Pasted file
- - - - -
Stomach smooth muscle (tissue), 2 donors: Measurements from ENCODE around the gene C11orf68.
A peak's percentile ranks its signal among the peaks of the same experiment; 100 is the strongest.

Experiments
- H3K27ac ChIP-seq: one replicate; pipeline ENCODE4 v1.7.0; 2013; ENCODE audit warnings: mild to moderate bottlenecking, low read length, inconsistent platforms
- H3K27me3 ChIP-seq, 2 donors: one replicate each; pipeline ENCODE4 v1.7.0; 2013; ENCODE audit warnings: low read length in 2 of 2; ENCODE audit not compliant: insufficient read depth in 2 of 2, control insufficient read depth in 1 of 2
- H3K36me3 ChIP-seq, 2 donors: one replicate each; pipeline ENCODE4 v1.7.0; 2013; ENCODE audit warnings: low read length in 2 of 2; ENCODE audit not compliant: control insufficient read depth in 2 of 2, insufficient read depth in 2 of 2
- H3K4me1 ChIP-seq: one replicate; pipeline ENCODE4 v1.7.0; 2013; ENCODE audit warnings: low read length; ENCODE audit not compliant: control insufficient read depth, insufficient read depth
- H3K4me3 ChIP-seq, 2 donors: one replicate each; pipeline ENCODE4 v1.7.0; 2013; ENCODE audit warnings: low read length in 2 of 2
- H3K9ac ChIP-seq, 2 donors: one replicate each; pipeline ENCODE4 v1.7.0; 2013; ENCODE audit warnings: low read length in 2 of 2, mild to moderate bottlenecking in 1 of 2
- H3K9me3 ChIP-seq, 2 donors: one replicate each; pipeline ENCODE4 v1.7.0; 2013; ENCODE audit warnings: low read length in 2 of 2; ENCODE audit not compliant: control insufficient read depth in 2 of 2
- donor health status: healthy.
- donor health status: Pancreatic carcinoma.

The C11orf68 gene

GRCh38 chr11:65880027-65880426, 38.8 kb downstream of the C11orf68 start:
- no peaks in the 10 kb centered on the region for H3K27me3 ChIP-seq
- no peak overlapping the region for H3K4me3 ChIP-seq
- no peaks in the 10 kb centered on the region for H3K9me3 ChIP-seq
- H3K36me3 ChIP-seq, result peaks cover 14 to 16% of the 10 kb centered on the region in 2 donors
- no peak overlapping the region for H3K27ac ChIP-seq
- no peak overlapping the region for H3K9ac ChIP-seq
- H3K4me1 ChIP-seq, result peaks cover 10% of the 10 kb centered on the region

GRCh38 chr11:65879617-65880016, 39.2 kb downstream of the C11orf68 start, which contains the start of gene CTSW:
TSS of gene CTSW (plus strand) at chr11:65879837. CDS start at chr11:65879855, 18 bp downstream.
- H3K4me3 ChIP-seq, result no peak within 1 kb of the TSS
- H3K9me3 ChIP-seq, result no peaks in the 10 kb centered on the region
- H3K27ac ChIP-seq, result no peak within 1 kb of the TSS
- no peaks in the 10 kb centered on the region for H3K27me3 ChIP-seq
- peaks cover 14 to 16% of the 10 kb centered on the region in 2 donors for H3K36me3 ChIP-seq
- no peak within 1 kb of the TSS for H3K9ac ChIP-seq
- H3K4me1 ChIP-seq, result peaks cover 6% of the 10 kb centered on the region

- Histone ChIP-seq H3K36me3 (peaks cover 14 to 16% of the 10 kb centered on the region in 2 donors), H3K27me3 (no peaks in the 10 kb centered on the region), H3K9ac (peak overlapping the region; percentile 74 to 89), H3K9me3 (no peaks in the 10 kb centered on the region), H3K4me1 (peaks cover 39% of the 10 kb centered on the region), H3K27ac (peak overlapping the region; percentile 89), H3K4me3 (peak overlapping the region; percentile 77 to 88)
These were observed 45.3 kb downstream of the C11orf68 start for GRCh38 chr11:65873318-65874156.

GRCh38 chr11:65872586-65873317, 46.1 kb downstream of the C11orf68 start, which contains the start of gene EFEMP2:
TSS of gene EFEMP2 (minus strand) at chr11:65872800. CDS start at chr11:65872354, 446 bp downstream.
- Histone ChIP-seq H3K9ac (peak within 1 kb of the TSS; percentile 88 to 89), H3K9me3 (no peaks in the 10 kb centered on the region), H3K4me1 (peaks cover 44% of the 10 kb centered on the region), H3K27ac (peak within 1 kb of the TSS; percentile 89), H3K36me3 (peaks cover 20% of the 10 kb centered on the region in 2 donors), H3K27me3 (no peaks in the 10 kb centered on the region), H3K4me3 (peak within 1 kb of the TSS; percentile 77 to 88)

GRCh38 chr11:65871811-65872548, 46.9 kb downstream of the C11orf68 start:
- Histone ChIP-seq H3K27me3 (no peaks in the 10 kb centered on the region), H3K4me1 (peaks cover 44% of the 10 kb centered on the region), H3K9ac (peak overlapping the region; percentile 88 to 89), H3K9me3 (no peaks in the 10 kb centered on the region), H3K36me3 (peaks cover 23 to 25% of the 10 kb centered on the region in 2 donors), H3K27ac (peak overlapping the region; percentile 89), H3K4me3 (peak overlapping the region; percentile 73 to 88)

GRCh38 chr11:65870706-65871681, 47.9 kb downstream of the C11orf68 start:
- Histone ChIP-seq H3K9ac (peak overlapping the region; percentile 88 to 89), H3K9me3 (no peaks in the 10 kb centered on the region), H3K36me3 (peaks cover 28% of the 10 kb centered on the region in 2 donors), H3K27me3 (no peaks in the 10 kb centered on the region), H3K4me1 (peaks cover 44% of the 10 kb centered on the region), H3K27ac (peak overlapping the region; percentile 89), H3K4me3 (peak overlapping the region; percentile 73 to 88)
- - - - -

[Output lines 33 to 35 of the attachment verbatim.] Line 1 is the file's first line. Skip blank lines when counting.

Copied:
GRCh38 chr11:65872586-65873317, 46.1 kb downstream of the C11orf68 start, which contains the start of gene EFEMP2:
TSS of gene EFEMP2 (minus strand) at chr11:65872800. CDS start at chr11:65872354, 446 bp downstream.
- Histone ChIP-seq H3K9ac (peak within 1 kb of the TSS; percentile 88 to 89), H3K9me3 (no peaks in the 10 kb centered on the region), H3K4me1 (peaks cover 44% of the 10 kb centered on the region), H3K27ac (peak within 1 kb of the TSS; percentile 89), H3K36me3 (peaks cover 20% of the 10 kb centered on the region in 2 donors), H3K27me3 (no peaks in the 10 kb centered on the region), H3K4me3 (peak within 1 kb of the TSS; percentile 77 to 88)